Dying to Please, by Linda Howard

>> Thursday, November 18, 2004

After Cry No More, the other Linda Howard I had in my TBR, Dying to Please, sounded very tempting.

Loyal. Beautiful. Professional. Impeccably organized. Potentially lethal. Sarah Stevens is a woman with many distinct qualities. First and foremost a butler par excellence, skilled at running large households smoothly and efficiently, she is also a trained bodyguard and expert marksman–indispensable to her elderly employer, a courtly gentleman whom Sarah has come to respect and love as a father.

Then one night she thwarts a burglary in progress, a courageous act that rewards Sarah her requisite “fifteen minutes of fame” with the local press. But the exposure is enough to catch the attention of a tortured soul who, unbeknownst to Sarah, will stop at nothing to have her for himself.

Sarah’s perfectly ordered life is shattered when tragedy strikes: her beloved employer is brutally murdered. The detective investigating the case, assures Sarah that she is not a suspect. Until lightning strikes twice. There’s a second killing–and this time, despite a lack of evidence connecting her to the crime, Sarah cannot escape the shadow of guilt.

The only option left for Sarah is to carry on with her life. But she doesn’t realize that a deranged stalker is luring her into an elaborate trap . . . one in which she, once ensnared, might never escape. For Sarah soon finds herself at the mercy of a man who will tend to her every whim, smother her with affection, and crush her in his all-consuming embrace.
Very disappointing, I'm afraid. It was very readable, as all of Howard's books always are, neither the romance nor the suspense were up to par, here. A big let-down, after loving Cry No More so much. My grade: a C.

The first problem I detected was that I wasn't too enthused by the suspense subplot. I'm up to here with mad murderers! I suppose it's much easier for author's too use the "he's mentally disturbed" motivation than to find a realistic one for someone to kill, but it bores me. This guy being so obsessed with Sarah being HIS just wasn't interesting. Plus, given the lack of an understandable motivation, the sheer number of deaths were even more disturbing.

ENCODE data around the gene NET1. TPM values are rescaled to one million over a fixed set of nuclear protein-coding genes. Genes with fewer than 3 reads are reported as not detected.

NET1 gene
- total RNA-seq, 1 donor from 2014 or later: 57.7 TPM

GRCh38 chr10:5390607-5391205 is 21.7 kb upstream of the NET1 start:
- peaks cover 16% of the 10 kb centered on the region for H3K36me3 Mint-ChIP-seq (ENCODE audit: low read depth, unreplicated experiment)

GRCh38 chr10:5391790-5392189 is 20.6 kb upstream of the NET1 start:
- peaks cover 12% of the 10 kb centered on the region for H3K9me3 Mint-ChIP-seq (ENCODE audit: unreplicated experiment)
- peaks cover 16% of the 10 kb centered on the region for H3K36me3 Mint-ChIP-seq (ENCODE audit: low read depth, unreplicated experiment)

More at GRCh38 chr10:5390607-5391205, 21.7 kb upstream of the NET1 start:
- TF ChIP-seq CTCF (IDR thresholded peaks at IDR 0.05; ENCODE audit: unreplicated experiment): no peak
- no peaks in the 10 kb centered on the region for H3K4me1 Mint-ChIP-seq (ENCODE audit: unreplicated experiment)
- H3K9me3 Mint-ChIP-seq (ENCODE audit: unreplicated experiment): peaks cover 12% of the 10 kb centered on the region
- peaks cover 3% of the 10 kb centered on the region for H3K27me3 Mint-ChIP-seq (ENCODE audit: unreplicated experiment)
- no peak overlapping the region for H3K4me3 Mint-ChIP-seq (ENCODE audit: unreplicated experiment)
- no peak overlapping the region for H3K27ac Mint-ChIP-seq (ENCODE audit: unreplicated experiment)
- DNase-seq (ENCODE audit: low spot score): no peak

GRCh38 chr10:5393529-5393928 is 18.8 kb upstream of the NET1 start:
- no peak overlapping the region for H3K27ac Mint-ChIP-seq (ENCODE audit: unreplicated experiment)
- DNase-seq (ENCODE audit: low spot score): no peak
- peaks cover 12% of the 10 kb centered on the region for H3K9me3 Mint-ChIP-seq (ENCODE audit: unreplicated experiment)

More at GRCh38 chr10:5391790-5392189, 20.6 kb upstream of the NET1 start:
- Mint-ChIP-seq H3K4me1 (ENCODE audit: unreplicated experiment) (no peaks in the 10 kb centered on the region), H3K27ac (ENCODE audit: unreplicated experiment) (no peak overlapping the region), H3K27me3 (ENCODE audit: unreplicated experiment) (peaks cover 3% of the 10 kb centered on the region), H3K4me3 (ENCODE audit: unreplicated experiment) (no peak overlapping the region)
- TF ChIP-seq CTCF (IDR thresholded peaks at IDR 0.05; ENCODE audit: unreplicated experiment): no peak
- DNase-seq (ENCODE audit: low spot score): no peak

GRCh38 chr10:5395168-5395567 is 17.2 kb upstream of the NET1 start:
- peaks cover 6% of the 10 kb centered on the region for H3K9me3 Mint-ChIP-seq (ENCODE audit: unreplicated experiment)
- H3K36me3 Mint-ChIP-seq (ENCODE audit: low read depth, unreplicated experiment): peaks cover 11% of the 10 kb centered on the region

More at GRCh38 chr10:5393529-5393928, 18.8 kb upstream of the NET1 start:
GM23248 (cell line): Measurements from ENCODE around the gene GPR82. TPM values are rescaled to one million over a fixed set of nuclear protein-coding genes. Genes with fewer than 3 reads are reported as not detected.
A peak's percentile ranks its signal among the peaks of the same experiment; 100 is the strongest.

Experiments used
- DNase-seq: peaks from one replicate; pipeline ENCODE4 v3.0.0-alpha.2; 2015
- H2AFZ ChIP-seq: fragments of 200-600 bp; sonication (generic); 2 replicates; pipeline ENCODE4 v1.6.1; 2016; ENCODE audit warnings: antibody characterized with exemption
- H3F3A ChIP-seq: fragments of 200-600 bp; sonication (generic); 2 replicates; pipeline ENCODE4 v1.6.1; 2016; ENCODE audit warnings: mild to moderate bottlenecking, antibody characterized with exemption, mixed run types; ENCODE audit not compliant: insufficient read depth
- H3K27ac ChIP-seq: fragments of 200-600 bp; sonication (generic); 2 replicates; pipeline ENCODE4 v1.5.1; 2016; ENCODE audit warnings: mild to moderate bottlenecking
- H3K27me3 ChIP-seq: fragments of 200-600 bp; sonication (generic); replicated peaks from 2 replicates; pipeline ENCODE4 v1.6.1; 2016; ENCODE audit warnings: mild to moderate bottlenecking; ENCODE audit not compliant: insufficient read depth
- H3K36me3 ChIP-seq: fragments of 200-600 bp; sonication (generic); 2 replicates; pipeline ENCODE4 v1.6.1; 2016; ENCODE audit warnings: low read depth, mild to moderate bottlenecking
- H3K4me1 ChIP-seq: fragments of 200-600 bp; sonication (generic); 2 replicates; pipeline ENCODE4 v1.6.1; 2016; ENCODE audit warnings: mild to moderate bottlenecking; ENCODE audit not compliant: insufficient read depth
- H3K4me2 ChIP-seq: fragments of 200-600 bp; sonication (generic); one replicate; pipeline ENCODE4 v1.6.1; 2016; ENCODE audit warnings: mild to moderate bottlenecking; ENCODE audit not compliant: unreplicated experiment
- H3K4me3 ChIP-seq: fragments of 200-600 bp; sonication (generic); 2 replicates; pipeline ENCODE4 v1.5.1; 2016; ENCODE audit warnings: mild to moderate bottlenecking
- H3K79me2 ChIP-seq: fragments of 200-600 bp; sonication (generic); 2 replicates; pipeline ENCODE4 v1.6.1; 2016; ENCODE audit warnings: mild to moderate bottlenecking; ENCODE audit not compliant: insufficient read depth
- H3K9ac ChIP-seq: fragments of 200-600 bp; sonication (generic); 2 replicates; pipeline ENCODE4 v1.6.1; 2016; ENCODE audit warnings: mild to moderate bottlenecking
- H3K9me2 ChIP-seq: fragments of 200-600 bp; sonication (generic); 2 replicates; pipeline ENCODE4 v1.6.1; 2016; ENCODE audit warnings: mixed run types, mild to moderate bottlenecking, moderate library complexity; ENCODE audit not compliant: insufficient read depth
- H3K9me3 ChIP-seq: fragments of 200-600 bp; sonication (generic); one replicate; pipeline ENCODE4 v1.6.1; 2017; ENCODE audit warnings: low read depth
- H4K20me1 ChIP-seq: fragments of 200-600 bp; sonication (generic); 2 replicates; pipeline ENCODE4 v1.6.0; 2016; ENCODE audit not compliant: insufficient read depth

And then I started noticing I wasn't really warming up to the characters. I felt strangely cool towards them and I didn't really know why, until bang!, I got to a scene where they're having dinner at Cahill's house and he tunes in to Fox News for background noise. Then it hit me, the reason I wasn't liking them all that much was that they were both so very conservative. I ordinarily don't have a problem with someone being more conservative than me, but these two feel like the kind of people who'd jeer at me for being a bleeding heart liberal.

And then I started seeing conservatism all over the place, from Sarah's adoration of anything military , to everyone driving SUVs, from Howard's obvious worship for the fact that this is such a rich people's town ("the town clock is a Rolex!!!") to the killer being someone who doesn't like red meat (and a half-joking comment that considering how he'd turned out, he should beat a path to a certain hamburger place and hope he could be saved). Those details weren't really overwhelming in themselves, but the accumulation made me uncomfortable and did become overwhelming in the end.

Apart from that, the romance was had some interesting aspects. It felt more "real life" than usual, with all those little man-woman power games, for all these two prided themselves on being honest and not playing games. Problem is, I didn't particularly like this.

I did like that Sarah didn't allow her entire life to be ruled by her relationship with Cahill. She needed a new job, she found one and didn't simply continue living with him. So this made it even worse when in the end, she simply gives up her lifelong dream of travelling the world for him, doesn't even make it an issue. They'd previously talked about making a compromise about it, so I thought maybe she'd decide to travel for less time and he'd take some leave and go with her, or something, but in the end, she gives up everything (even, possibly, her career, it isn't really made clear in the epilogue) prefering instead simply to marry him.

At least this one was written before Cry No More, so I can hope her next is more like that one!


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